CAL THOMAS: Congressional reformers face a history of quickly blending

The cynic in me says that Democrats will learn nothing from the midterm election. They not only took a bath, they were effectively water-boarded by voters.
Democrats lost the House by a margin not seen since 1948. They lost 10 governorships while retaining two – New York and California. Both states are insolvent and can be expected to ask for bailouts from the federal government, something a Republican House is unlikely to grant. Republicans will get to re-district most states in ways favorable to them for at least the next decade. Nancy Pelosi will step down as speaker, though Senate Majority Leader Harry Reid managed to survive a nose-holding election in Nevada.
While Democrats have complained about lack of cooperation from Republicans in enacting President Obama’s agenda, don’t look for them to show the way by cooperating with Republicans. The GOP has swept solidly into the House on a wave of voter anger at the elitism and condescension shown by so many Democrats and their big media allies who think the public is stupid because a majority do not agree with the notion of government as savior. Democrats aren’t in a cooperating mood, as they usually aren’t when they lose. And make no mistake they’ve lost big. By every measuring stick – governorships, legislatures, independents, women – Democrats have lost. Republicans would be crazy to water down what clearly is a mandate to stop the Obama-Reid-Pelosi liberal agenda.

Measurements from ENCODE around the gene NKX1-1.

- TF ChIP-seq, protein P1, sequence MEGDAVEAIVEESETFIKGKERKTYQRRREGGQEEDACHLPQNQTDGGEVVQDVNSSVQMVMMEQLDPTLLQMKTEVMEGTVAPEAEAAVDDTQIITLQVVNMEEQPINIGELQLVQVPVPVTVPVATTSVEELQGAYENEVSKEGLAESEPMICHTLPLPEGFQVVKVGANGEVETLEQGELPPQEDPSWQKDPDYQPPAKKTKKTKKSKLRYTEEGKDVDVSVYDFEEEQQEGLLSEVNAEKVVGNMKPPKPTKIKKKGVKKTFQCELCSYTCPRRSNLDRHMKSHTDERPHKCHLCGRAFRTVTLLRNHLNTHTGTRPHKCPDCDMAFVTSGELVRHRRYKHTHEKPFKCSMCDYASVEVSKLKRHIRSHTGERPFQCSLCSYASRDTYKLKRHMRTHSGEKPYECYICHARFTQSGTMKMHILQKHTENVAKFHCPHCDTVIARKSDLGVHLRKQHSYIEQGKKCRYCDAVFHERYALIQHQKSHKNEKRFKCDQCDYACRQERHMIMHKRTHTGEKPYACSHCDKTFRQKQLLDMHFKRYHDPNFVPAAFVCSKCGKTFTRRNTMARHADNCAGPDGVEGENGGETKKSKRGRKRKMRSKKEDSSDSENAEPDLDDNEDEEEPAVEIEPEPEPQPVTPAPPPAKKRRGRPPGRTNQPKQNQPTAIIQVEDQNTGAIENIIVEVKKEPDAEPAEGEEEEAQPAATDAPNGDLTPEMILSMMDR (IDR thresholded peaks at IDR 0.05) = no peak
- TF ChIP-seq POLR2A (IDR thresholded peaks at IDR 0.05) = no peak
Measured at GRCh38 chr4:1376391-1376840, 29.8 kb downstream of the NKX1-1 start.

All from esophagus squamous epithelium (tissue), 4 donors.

I expect congressional Democrats, in collusion with the White House, to attempt to maneuver Republicans into another government shutdown. It worked before and since Democrats have not had a new idea in years – or even a good, old idea – all they know is class warfare, entitlement and grievance.
At his post-election news conference Wednesday, President Obama said many of the things he thought people wanted to hear – common ground, consensus, working together – but he steadfastly and perhaps understandably would not cede any territory on his administration’s core policies, especially national health insurance. Newly-empowered Republicans aren’t likely to compromise, since that usually means they are the only ones doing the compromising, which in the past has led to disgust by Republican voters who don’t want watered-down conservatism, but spending reductions and smaller government.
Don’t look for President Obama or the Democrats who survived the carnage to admit their policies were wrong, or that they misjudged the public. After so many in the leadership denigrated voters as being insufficiently enthusiastic about all government was attempting to do for them and questioning the smarts and the sanity of those ingrates who don’t agree with their policies, I wouldn’t expect such people to have a change of heart or mind. That is especially so since the mainstream media can be relied on to question every Republican effort to reverse the policies and spending initiatives of the last two years.
For Republicans the challenge is to maintain their “purity” in an environment that is the political equivalent of a brothel. Both senetors-elect Rand Paul, Kentucky Republican, and Joe Manchin, West Virginia Democrat, said in their victory statements that Washington is broken and they are going there to fix it. That reminds me of an old lyric: “It seems to me I’ve heard that song before. It’s from an old familiar score. I know it well, that melody.” A little more than two years ago, outgoing (thankfully) Speaker Nancy Pelosi pledged to “drain the swamp” that is Washington. Instead she built a hot tub. It’s difficult to change Washington. More often, Washington transforms the reformers. It’s the political equivalent of Prohibition. Maybe this bunch will avoid the “speakeasy” Maybe.

Cal Thomas writes for Tribune Media Services, 2225 Kenmore Ave., Suite 114, Buffalo, N.Y. 14207. Readers may also e-mail Cal Thomas at tmseditors@tribune.com.

Cal Thomas